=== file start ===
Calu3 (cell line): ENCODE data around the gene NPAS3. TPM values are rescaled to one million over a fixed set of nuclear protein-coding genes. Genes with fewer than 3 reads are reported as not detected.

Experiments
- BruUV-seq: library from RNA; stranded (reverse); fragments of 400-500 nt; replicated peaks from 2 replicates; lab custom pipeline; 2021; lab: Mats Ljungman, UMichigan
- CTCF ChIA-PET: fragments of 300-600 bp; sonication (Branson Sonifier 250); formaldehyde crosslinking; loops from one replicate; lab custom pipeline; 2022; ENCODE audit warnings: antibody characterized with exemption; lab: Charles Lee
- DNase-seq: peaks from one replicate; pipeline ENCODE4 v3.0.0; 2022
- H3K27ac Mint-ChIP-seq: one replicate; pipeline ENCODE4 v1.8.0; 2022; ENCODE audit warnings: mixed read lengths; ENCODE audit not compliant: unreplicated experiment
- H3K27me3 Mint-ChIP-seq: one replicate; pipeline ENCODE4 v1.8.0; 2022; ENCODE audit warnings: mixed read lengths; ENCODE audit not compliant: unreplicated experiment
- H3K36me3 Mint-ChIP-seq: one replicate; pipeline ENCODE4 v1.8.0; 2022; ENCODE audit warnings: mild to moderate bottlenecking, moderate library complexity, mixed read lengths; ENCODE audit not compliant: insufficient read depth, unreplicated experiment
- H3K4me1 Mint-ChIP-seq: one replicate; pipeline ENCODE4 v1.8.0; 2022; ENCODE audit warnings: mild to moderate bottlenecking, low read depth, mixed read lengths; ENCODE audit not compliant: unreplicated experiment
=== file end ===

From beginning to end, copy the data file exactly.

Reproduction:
Calu3 (cell line): ENCODE data around the gene NPAS3. TPM values are rescaled to one million over a fixed set of nuclear protein-coding genes. Genes with fewer than 3 reads are reported as not detected.

Experiments
- BruUV-seq: library from RNA; stranded (reverse); fragments of 400-500 nt; replicated peaks from 2 replicates; lab custom pipeline; 2021; lab: Mats Ljungman, UMichigan
- CTCF ChIA-PET: fragments of 300-600 bp; sonication (Branson Sonifier 250); formaldehyde crosslinking; loops from one replicate; lab custom pipeline; 2022; ENCODE audit warnings: antibody characterized with exemption; lab: Charles Lee
- DNase-seq: peaks from one replicate; pipeline ENCODE4 v3.0.0; 2022
- H3K27ac Mint-ChIP-seq: one replicate; pipeline ENCODE4 v1.8.0; 2022; ENCODE audit warnings: mixed read lengths; ENCODE audit not compliant: unreplicated experiment
- H3K27me3 Mint-ChIP-seq: one replicate; pipeline ENCODE4 v1.8.0; 2022; ENCODE audit warnings: mixed read lengths; ENCODE audit not compliant: unreplicated experiment
- H3K36me3 Mint-ChIP-seq: one replicate; pipeline ENCODE4 v1.8.0; 2022; ENCODE audit warnings: mild to moderate bottlenecking, moderate library complexity, mixed read lengths; ENCODE audit not compliant: insufficient read depth, unreplicated experiment
- H3K4me1 Mint-ChIP-seq: one replicate; pipeline ENCODE4 v1.8.0; 2022; ENCODE audit warnings: mild to moderate bottlenecking, low read depth, mixed read lengths; ENCODE audit not compliant: unreplicated experiment